Brainiac On Banjo #034: Niles Caulder’s Doppelgängers

When it comes to the DC Universe streaming series Doom Patrol, the world can be divided up into three groups: those who have never seen it, those who have seen it and hate it, and those who have seen it and love it.

It’s exceptionally weird and based (self-referentially) more upon Grant Morrison’s work on the comics series than the original Arnold Drake / Bob Haney / Bruno Premiani creation. Why not? We’ve got plenty of straight-forward superhero dramas on television. On streaming. Whatever. It is clear to me that everybody gets paid by the number of times Brendan Fraser utters a curse word, and that might upset the uptights. After the pilot episode, there isn’t much nudity or on-screen sex.

But that’s not what I want to write about. I want to write about one of the show’s stars, Timothy Dalton.

We’ve seen many gifted actors specialize in playing heroic fantasy characters ever since Douglas Fairbanks first sold popcorn. Some performers are built for it, others are such on-model character actors that they become typecast. Between 1930 and 1982 Buster Crabbe played a whole lot of them: Flash Gordon, Buck Rogers, Tarzan, Captain Gallant, Billy the Kid, and Red Berry.

More recently, Ian McKellen performed as Sherlock Holmes, Gandolf, and Magneto. McKellen also had featured roles in The Shadow, Doctor Who, the 1982 version of the Scarlet Pimpernel (arguably the first costumed hero) and the 21st century Prisoner mini-series. He’s also done an incredible amount of Shakespeare, which, of course, is heroic fantasy but with somewhat less CGI.

I think Timothy Dalton has those guys beat. Ruggedly handsome with a smile and a twinkle in his eye that would melt steel, Dalton has appeared as Sir Malcolm Murray in Penny Dreadful, Mr. Pricklepants in Toy Story, Lord President Rassilon in Doctor Who, Allen Pinkerton in American Outlaws, Rhett Butler in the Scarlett mini-series, Nevelle Sinclair in The Rocketeer, Basil St. John in Brenda Starr, Prince Barin in Flash Gordon, and… oh, yes, and as James Bond in a pair of movies that could have been among the best had the scripts been better. And now he plays The Chief, the nexus of the new Doom Patrol series.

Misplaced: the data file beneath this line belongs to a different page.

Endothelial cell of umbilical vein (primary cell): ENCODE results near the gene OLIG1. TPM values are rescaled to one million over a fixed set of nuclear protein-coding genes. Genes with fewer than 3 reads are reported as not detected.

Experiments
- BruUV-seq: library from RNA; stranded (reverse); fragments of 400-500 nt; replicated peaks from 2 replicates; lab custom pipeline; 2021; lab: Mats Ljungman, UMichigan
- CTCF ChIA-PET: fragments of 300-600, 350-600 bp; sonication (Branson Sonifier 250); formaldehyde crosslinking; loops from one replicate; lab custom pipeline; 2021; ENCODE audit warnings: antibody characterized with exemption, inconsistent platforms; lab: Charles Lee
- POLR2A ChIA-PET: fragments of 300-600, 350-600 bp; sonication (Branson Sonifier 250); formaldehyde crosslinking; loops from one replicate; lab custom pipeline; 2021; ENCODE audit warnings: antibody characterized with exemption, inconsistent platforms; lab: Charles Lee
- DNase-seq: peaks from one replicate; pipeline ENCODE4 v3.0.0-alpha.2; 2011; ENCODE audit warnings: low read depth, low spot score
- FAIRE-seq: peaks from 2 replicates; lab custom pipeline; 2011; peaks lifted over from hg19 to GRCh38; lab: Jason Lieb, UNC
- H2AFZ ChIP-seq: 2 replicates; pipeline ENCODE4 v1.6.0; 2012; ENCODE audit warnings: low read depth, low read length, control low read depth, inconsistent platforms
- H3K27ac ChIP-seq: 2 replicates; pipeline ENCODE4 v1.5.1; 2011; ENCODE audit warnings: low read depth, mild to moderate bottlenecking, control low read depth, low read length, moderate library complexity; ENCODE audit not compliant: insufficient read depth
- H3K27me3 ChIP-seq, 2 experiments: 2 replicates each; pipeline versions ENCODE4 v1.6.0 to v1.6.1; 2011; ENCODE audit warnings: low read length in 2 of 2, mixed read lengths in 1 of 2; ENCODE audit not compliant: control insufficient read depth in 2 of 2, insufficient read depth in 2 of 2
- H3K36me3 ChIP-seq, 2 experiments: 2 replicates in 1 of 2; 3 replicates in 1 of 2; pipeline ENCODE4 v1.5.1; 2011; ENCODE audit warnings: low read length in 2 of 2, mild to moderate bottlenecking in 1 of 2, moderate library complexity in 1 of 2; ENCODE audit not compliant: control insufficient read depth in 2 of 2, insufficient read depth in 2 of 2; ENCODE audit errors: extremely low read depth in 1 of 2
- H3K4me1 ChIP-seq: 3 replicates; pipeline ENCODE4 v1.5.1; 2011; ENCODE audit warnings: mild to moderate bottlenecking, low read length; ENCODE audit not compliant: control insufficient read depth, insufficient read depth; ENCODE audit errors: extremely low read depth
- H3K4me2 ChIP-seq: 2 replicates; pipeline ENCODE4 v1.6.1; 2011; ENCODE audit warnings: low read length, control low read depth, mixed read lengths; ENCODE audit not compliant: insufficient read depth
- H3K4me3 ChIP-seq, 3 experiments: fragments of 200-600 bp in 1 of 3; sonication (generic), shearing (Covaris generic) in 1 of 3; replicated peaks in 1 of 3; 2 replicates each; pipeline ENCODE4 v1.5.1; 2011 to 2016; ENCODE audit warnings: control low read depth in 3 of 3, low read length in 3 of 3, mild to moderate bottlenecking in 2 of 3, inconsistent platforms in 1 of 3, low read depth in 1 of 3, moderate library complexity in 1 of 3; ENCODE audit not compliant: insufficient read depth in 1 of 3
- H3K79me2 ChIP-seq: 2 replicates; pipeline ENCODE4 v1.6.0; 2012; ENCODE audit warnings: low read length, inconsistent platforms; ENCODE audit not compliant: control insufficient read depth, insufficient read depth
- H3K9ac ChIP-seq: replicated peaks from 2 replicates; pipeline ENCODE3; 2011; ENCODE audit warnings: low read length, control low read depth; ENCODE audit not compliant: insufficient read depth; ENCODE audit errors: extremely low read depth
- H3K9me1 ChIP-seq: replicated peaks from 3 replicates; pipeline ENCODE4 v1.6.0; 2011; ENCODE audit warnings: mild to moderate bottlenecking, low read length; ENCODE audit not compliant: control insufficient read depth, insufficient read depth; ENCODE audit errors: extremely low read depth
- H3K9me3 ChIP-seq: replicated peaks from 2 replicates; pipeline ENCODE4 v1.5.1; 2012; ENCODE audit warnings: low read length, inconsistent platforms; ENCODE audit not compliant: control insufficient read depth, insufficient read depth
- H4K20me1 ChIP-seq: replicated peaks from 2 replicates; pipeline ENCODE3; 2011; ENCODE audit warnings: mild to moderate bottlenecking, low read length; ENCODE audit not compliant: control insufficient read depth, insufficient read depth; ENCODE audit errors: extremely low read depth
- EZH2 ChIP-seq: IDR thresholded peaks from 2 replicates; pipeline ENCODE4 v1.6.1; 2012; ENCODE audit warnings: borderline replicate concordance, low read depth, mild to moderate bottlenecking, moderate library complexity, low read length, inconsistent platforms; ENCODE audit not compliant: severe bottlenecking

I think he wins. For one thing, I left out his Shakespeare credits here as well. He played Clarence Darrow, a real-life hero who was larger than life. He co-starred with Mae West, Tony Curtis, Ringo Starr, Keith Moon, Regis Philbin, Walter Pidgeon and George Raft in Sextette — a movie so strange it makes Metropolis look like a travelogue. Sadly, a great cast does not always make a great movie.

Not a bad CV for a 72 year old guy from Wales.

Even for a performer as versatile and talented as Dalton, his current work as Niles Caulder, a.k.a. The Chief, is quite a stretch. It would be a stretch for Plastic Man (whom he has yet to play) as while the entire Doom Patrol series revolves around him and he is the reason the super-not-hero team exists, he is both hero and villain, both a scientist of exceptional skill and a mystic of undefined power. Caulder is kind, yet violent. He seems to have lived for over 125 years but he’s always the same age, more or less (at times we can carbon-date him by the length of his beard).

The show is about as linear as an LSD trip, and Timothy Dalton fits right in. He commands every scene he’s in while coming off as likable even when he’s quite threatening. Sometimes he’s in a wheelchair, sometimes he’s walking around in the Yukon snow.

Timothy Dalton is just what Doom Patrol needs: an actor who can convince the viewer that playing that charming guy who haunts the plot by popping out from between the movie frames with a smile on his face and a gun in his hand.

It takes the right cast to pull off a show such as Doom Patrol. Just as a compass would misdirect you in an M.C. Escher graphic, Dalton is everywhere in this program, particularly when he’s not to be seen at all.

Yeah. This isn’t your typical Greg Berlanti superhero show, and they tell you that at the very start of the series. But weird doesn’t work without performers who can hold your interest, and the cast of Doom Patrol does a fine job. Timothy Dalton may play the weirdest of the bunch, and that’s fine. He’s got the chops and the gravitas to pull it off.

2 thoughts on “Brainiac On Banjo #034: Niles Caulder’s Doppelgängers

  1. I really like Red Barry, although I think only about seven people know about it today. I haven’t seen IDW exactly rush to put out a second volume of reprints. Maybe someday…